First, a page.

Treemap Cartography for showing Spatial and Temporal Traffic Patterns
What it shows
It shows a spatial and temporal summary of courier traffic based on 42 million GPS points that represent the positions of eCourier vehicles. It allows patterns in traffic volume and average speed to be detected across a 98km2 area of central London by vehicle type, by day and by hour. The data were retrieved from from eCourier's public API.
Visualising such datasets is challenging because of the multivariate nature and the high spatial density. We present a novel approach to doing this using dimensional-stacking and well-designed map interactions.
How to run it
The applet is below. It requires a large amount of memory and runs out of memory in some browsers. It does not give visual feedback when it runs out of memory - it either does not appear or hangs and outputs an error message in the Java console. If you encounter this problem, please download it as an application and run
runApp.bat (for Windows) or
runApp.sh (for Mac/UNIX).
You may need to click on the applet to give it keyboard focus.
- Press 'c' to toggle between colouring by traffic volume (purple) and average speed (orange)
- Press '1' to show the data by grid square (default).
- Press '2' to show the data by grid square and vehicle type
- Press '3' to show the data by grid square, vehicle type and day of week
- Press '4' to show the data by grid square, vehicle type, day of week and hour of day
- Left drag to pan and right drag up/down to zoom
- Press '-' and '+' to fade in and out the base map.
- (See other more detailed instructions below)
How to use it
This map is based on a spatial treemap with fixed-size elements. The different aspects of the datasets are displayed using dimensional-stacking which works by creating a false hierarchy from these aspects - we use gridSquare-modeOfTransport-dayOfWeek-hourOfDay - and then nesting these within each other in the display.
Initially, only the first level is shown (gridSquare). This is a 1km raster map of central London. '-' and '+' can be used to fade in a street map of the area. The purple colour (ColorBrewer Rd-Pu colour scheme) represents traffic volume on a logarithmic scale. Pressing 'c' will change the colouring to average speed (orange, using the ColorBrewer Yl-Or-Br colour scheme).
Pressing '2' will show the data by vehicle type in each grid square. Drag the map to zoom and pan to see detail and press 'r' to reset the zoom. The positions of vehicles in each grid square are consistent. 4 wheeled vehicles are at the top (large van on the left and van on the right) and 2-wheeled vehicles at the bottom (large motorbike, motorbike and bicycle from left to right). Once this layout is learnt, comparisons between vehicle types can be made across space. For example, bicycles ('pbike') are only in use west of the centre.
Pressing '3' will show the day of the week for each vehicle type (and for each grid square) as vertical bars ordered from Sunday (left) to Saturday (right).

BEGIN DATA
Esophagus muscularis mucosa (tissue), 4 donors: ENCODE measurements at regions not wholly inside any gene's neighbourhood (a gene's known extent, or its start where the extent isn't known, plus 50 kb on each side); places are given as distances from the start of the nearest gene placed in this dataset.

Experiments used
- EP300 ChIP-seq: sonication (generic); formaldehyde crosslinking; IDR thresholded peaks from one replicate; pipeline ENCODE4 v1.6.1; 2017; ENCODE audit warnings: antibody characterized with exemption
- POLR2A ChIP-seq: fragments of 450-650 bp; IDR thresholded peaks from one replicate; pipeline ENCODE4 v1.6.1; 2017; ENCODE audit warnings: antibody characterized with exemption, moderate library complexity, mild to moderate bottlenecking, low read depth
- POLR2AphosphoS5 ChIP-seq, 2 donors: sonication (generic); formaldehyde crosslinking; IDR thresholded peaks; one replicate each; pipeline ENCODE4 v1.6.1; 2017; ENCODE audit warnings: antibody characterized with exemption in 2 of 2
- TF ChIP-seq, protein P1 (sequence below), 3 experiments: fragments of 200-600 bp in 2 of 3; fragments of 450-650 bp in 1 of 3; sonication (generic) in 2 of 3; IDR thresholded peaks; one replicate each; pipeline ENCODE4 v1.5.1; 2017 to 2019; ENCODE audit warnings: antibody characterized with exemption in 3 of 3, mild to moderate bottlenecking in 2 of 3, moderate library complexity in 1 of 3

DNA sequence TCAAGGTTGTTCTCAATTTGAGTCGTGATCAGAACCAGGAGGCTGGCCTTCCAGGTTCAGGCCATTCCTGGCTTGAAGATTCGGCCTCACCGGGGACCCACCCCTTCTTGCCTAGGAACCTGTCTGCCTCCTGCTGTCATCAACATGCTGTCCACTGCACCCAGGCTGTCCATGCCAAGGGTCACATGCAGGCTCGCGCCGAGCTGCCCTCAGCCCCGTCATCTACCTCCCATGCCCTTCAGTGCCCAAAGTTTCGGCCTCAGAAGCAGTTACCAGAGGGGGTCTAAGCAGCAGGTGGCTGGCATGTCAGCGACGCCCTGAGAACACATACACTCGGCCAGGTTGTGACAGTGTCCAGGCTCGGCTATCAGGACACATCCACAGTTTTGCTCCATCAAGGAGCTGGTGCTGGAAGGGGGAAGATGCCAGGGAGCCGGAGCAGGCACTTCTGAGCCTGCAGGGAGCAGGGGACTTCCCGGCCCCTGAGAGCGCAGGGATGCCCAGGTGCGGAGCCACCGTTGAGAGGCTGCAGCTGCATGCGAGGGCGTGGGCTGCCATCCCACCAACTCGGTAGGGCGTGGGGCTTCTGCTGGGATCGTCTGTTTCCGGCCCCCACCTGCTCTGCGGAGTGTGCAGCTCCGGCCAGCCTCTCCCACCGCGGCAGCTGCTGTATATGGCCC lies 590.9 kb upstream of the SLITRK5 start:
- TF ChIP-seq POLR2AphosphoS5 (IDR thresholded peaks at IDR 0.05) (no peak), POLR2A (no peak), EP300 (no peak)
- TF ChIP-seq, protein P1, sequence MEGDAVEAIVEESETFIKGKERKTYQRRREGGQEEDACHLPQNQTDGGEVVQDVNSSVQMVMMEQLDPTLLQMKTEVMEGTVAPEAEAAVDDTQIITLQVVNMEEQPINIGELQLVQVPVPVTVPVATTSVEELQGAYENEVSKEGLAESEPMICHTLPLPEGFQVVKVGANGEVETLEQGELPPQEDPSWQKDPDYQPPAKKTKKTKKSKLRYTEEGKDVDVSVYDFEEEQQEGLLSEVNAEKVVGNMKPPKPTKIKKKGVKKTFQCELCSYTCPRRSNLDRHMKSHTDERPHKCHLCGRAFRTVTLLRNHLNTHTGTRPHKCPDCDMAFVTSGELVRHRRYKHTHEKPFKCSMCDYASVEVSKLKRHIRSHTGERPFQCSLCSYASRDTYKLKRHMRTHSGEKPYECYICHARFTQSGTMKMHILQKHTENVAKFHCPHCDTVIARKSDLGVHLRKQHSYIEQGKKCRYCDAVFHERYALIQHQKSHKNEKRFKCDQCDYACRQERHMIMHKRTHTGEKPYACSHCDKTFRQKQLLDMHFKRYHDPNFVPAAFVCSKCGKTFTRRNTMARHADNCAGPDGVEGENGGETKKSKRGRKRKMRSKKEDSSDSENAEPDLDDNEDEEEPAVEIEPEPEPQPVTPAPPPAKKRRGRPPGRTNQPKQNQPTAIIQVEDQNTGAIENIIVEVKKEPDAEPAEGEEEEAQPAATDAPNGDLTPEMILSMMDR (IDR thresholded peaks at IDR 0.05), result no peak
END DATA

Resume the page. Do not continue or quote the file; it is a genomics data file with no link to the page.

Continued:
Pressing '4' will show the hour of the day for each day (and each vehicle type and each grid square). This is the entire hierarchy. Hours of the day are ordered temporally from midnight vertically within each day.
This provides a rich summary of the dataset which is facilitated by the consistent small-multiple-like arrangement. The zooming and panning can be used to study the data in more detail. The interactive legend (use '[' and ']' to rebin and mouseover to highlight relevant parts of the map) allows patterns to be identified and explored. 'l' will turn the legend into a frequency barchart and the minimum and maximum values for the colour scaling can be changed interactively.
Switching and reordering the false hierarchy would allow the data to be explored more comprehensively. This is not implemented in this example (but see our house prices work).
How we did it
The visual design is informed by work that we have written up (listed below). PHP was used to retrieve the data from eCourier's API, PostgreSQL was used to store the GPS points and query the data, TreeMappa was used to generate the layouts and Processing (Java) was used to build the interactive applet.
Slingsby, A., Wood, J. and Dykes, J. xxxx. Treemap Cartography for showing Spatial and Temporal Traffic Patterns. Journal of Maps [under review]
Slingsby, A., Dykes, J. and Wood, J. 2009. Configuring Hierarchical Layouts to Address Research Questions. IEEE Transactions on Visualization and Computer Graphics 15 (6), Nov-Dec 2009 [in press | pdf | video]
Wood, J., Dykes, J., Slingsby, A. and Radburn, R., (2009), "Flow trees for exploring spatial trajectories", "Proceedings of the GIS Research UK 17th Annual Conference" , (Fairbairn, D., Eds.), pp. 229-234, University of Durham, Durham, UK. [pdf]
Slingsby, A., Dykes, J., Wood, J. and Crooks, A. 2009. The Role of Layout and Order in Treemaps for Showing Spatial and Temporal Variation in House Prices. Abstract for the GeoViz Hamburg Workshop, Hamburg, Germany. [demo | pdf]
Slingsby, A., Dykes, J. & Wood, J., 2008. Using treemaps for variable selection in spatio-temporal visualisation. Information Visualization 7 (3-4), 210-224. [pdf]